Yesterday, my colleague Zachary Tallis posted an article announcing the release date of “Magic Mike XXL” next summer. It was short and, we thought, a fairly regular piece of news. But it quickly became a major success story, approaching 100,000 Facebook likes in its first 24 hours. Look a little closer, and the reason for its success is clear. Women (by a huge majority) are sharing the article on Facebook, often tagging their friends and looking forward to the date in question – some 15 months from now.
What does this tell us? With no disrespect to “Magic Mike XXL”, it reveals the sheer paucity of mainstream releases that the female audience has to anticipate. In terms of studio films being marketed primarily at women, what is there on offer this summer? “The Other Woman” is opening in April, ahead of the crowd. There are films with female leads like “Maleficent”, “Sex Tape” and “Tammy” that don’t seem to be courting a female audience in particular. There’s the odd rom-com like “Blended” with Drew Barrymore, and young adult slush like “The Fault in Our Stars”. And there’s better choice from the indie studios for sure. But in terms of the multiplexes, the selection is pitiful. And none of these films are directed by women.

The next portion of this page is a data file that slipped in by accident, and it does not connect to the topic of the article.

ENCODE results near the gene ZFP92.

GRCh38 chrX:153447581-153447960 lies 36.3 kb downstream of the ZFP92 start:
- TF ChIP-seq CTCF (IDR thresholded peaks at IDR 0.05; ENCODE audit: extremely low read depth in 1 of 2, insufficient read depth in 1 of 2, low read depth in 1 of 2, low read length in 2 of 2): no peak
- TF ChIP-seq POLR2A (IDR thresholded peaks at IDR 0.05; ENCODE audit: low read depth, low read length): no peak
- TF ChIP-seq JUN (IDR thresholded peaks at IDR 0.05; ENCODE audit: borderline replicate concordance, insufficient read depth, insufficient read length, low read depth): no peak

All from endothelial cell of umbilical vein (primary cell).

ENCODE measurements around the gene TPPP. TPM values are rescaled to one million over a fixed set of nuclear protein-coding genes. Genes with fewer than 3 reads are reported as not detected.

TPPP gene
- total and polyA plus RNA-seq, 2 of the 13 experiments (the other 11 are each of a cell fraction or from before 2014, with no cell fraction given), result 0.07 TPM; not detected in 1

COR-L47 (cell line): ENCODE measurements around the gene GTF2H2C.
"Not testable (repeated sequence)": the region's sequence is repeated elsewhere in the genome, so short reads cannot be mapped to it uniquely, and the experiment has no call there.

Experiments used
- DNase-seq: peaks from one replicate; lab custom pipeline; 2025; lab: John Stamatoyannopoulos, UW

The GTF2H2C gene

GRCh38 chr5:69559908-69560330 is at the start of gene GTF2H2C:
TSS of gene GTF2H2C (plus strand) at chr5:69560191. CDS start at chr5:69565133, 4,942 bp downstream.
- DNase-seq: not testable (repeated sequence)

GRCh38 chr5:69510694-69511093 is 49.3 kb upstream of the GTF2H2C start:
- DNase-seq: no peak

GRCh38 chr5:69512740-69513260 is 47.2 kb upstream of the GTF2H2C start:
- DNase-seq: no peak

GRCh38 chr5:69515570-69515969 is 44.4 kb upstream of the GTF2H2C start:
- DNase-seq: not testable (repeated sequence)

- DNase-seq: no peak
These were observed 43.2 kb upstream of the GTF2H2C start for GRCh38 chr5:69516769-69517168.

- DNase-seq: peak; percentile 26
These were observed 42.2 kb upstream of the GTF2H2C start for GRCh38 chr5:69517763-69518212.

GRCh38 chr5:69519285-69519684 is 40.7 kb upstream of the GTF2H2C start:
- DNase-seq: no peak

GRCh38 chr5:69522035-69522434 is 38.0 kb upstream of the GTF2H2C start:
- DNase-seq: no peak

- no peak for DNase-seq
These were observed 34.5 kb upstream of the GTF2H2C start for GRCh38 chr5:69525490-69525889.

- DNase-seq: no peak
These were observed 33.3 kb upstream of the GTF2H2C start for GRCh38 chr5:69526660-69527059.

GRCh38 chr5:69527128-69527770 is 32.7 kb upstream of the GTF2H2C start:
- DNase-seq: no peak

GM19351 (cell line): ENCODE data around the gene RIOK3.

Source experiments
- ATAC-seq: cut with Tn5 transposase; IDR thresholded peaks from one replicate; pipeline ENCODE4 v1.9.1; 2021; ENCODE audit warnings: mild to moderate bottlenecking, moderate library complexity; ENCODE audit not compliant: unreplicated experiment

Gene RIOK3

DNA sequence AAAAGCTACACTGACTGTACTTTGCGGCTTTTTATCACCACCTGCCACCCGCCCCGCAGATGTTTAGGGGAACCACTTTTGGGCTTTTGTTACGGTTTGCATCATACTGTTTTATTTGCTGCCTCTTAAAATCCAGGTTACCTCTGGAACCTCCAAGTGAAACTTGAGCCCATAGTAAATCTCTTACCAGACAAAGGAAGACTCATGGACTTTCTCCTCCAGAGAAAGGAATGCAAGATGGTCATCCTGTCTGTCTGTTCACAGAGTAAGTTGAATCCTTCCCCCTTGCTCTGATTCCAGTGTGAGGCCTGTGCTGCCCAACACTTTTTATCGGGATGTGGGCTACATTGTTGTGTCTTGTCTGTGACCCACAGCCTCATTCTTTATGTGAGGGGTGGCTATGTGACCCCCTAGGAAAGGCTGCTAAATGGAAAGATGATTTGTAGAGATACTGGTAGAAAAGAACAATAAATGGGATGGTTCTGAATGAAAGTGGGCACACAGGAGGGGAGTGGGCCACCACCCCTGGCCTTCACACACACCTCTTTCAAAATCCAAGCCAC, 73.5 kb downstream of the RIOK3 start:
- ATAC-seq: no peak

Of course, many women enjoy films not marketed specifically at them – personally I can’t wait for “22 Jump Street” and I’m tentatively hopefully for “Jupiter Ascending”. But aside from Lana Wachowski, isn’t it bizarre and outrageous that there simply isn’t an industry of women producing entertainment for women? Compare it to the number of summer beachside novels that fit that description, and the movie scene seems dire and depressing.
I’ll be watching “Magic Mike XXL”, and I guess I’m mildly looking forward to it. But a sequel to a film made by and about men? I just wish there was more to get excited about before then.